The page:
Money Irrelevant vs. Monetary (4): Uber’s concept is based on the exchange of money for the service of driving one to its destination. However, as mentioned before the social exchange and interaction between all participants during an Uber ride is higher compared to a taxi ride, which might be one of the reasons why people prefer Uber.
Based on the evaluation in Table 2, Uber’s score within the sharing-exchange continuum is three. Thus, the concept of the company is based on balanced sharing and exchange characteristics (Score: 2.5 - 3.5).
4.2. Case Study II: Airbnb, Inc.
Airbnb is a web-based platform for individuals who want to rent their rooms to travelers. Thus, the company’s business concept connects consumers (travelers) and providers (hosts) for listing and renting local homes (Gallagher, 2017). A typical consumer on Airbnb seeks the experience to live like a local, which hotels generally cannot provide. Renters, on the other side, want to supplement their income by renting out vacant rooms and beds (Airbnb, n.d.).
The company takes a commission, known as the service fee from travelers and hosts alike. For travelers, Airbnb charges a fee ranging from six to twelve percent, depending on the subtotal of the entire rent. Thus, the higher the total booking amount, the lower is the fee. The host, providing accommodation pays a three percent fee, which is intended to cover the cost of payment transfer of Airbnb (Gallagher, 2017).
The following section assesses Airbnb regarding the sharing-exchange continuum in order to evaluate the degree of sharing involved in the business transaction.
Nonreciprocal vs. Reciprocal (Score: 3): When it comes to the evaluation of reciprocity, which means the return of a possible favor for the service provided, it needs to be distinguished between two types of Airbnb rentals.
In case a guest rents an entire apartment, there is almost no reciprocal action, due to the fact that there is no to little personal interaction with the host. However, if only a spare room is rent, which is the initial concept of the company, the potential of reciprocity is comparably high as hosts and guests inevitably interact and benefit from each other.
Social Links vs. Balanced Exchange (Score: 3): Similar to the evaluation of reciprocity, social links between hosts and guests depend on the type of apartment rent. Even though guests can have their privacy within their room, interaction with others is inevitable.
Table 2. Sharing-exchange continuum score: Uber.
De Facto Ownership vs. No Lingering Obligations (Score: 2): With the concept of Airbnb, hosts and guests have the responsibility towards the apartment. Guests, however, feel probably even more responsible compared to sharing other objects such as a car.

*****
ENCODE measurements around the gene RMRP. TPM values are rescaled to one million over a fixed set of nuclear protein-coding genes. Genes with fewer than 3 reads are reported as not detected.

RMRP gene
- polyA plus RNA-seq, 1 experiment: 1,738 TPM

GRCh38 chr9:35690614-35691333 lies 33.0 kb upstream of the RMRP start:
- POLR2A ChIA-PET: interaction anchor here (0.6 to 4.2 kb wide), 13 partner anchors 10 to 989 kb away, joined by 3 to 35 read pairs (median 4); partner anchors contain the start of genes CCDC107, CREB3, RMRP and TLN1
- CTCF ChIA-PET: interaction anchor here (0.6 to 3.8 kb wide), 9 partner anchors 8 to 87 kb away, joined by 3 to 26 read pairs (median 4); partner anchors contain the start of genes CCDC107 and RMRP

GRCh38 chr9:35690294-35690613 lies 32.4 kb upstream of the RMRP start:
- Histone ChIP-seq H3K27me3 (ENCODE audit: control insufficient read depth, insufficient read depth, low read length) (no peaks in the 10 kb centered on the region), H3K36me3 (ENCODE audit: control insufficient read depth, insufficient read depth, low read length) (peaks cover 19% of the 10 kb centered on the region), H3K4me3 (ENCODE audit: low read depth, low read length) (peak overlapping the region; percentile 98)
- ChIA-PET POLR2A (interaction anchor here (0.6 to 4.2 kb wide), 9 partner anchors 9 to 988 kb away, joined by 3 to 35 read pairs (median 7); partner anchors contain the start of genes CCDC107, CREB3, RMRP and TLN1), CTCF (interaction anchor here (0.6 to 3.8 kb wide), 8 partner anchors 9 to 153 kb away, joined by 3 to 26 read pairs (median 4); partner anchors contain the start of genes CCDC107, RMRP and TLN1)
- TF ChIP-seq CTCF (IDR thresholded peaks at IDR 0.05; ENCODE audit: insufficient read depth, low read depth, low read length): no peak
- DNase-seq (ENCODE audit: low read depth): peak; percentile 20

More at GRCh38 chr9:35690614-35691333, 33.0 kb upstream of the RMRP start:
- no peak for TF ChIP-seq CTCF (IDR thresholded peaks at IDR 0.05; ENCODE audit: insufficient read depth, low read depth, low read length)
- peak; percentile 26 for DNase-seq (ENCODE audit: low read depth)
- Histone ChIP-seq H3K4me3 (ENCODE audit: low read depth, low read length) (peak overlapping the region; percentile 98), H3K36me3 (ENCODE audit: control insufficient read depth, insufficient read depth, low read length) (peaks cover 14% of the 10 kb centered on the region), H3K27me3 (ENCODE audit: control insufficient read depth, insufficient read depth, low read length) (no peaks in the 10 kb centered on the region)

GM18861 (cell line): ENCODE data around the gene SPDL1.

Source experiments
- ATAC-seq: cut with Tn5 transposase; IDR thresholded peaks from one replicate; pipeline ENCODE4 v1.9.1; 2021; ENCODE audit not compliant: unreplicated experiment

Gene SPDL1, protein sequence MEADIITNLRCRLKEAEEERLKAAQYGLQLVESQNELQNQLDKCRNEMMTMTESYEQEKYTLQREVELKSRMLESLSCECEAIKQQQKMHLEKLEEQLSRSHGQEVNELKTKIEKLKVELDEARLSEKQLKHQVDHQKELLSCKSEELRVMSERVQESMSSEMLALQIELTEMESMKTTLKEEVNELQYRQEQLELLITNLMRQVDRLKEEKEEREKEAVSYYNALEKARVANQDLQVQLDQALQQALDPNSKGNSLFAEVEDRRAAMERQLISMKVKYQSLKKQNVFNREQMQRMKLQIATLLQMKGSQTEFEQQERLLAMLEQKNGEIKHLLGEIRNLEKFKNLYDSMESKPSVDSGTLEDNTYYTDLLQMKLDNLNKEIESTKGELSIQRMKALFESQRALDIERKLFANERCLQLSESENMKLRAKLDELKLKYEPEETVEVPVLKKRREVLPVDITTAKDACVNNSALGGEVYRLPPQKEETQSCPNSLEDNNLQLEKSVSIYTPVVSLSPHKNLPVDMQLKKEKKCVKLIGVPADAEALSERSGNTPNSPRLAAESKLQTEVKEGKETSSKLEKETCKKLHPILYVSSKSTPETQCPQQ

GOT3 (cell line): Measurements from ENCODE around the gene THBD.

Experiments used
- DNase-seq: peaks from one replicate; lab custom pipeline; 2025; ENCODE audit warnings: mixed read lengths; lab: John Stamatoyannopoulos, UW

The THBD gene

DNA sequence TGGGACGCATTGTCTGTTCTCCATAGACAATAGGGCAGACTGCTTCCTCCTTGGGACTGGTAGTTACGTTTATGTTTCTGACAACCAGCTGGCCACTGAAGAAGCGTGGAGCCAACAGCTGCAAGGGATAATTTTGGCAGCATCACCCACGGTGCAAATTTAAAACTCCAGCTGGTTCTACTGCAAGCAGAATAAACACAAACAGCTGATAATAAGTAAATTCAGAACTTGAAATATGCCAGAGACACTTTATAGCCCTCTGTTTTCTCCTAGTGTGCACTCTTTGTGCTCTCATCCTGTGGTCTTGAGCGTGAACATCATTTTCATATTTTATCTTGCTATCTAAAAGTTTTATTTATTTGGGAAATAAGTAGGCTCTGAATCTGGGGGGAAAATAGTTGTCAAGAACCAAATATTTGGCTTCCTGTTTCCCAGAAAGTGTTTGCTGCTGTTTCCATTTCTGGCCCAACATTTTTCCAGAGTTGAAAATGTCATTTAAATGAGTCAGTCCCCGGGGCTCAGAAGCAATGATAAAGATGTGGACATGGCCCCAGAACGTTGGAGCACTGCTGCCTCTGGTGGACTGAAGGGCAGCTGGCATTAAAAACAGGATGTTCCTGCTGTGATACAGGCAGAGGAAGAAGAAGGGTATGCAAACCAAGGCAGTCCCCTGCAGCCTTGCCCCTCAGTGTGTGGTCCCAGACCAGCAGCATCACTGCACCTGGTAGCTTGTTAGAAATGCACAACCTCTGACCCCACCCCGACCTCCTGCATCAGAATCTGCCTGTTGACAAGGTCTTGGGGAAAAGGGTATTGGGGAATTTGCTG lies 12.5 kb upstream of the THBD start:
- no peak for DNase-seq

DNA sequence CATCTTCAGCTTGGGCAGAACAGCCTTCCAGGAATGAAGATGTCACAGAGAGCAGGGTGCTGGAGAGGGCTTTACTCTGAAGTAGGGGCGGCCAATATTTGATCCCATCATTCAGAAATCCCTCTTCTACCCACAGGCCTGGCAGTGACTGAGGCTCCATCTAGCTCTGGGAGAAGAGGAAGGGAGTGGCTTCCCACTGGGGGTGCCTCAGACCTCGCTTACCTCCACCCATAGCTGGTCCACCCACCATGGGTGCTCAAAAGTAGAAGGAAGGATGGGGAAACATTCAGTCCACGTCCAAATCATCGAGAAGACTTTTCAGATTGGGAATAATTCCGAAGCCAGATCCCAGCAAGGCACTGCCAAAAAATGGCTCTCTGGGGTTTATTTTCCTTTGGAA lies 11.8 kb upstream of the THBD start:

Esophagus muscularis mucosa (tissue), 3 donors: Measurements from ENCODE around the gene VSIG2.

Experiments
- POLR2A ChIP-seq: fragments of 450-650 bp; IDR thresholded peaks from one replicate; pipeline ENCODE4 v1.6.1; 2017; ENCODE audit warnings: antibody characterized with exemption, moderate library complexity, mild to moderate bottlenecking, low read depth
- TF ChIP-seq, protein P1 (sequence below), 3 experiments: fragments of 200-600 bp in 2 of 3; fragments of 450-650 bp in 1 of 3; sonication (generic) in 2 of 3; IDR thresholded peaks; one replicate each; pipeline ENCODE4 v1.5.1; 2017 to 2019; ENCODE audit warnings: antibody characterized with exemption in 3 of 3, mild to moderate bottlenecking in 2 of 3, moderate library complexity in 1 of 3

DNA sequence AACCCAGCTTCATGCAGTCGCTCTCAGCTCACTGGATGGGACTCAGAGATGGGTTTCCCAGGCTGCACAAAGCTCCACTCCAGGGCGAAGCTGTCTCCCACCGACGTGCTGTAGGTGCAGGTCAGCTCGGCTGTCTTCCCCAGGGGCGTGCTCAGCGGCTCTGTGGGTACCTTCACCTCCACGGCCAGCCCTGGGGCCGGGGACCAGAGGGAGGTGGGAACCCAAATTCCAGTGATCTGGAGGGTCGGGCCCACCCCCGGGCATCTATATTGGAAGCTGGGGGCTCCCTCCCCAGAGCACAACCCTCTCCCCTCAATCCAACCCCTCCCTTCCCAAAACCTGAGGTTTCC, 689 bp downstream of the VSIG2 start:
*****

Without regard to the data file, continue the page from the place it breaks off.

This might stem from the fact that the effect of possible irresponsible actions such as, not keeping the room clean, have a longer negative effect on themselves.
Money Irrelevant vs. Monetary (Score: 4): Airbnb’s concept of sharing a room or an entire apartment is based on the exchange of money for service concept. However, social interaction might be a factor that leads people to prefer Airbnb over a hotel.
Based on the evaluation in Table 3, Airbnb’s score within the sharing-exchange continuum is three. Thus, the concept of the company is based on balanced sharing and exchange characteristics (Score: 2.5 - 3.5).
4.3. Case Study III: The We Company (WeWork)
The business model of WeWork entails renting space in large buildings itself, converting it into smaller offices, and licensing these units or single desks to people in the market. Per se, the company does not own any of the buildings it rents to its tenants. Thus, WeWork is not directly exposed to significant risks related to owning real estate, such as falling prices or high maintenance costs (Levine, 2019).
The following section assesses WeWork regarding the sharing‑exchange continuum in order to determine the degree of sharing involved in the business transaction.
Nonreciprocal vs. Reciprocal (Score: 2): Reciprocity, the principle of returning a favor to the one providing goods or services is not directly expected with WeWork.
However, one of the benefits of shared office spaces is the possibility to interact with other customers. This social as well as knowledge exchange, is not only encouraged by WeWork but also expected. Thus, reciprocity is only indirectly expected.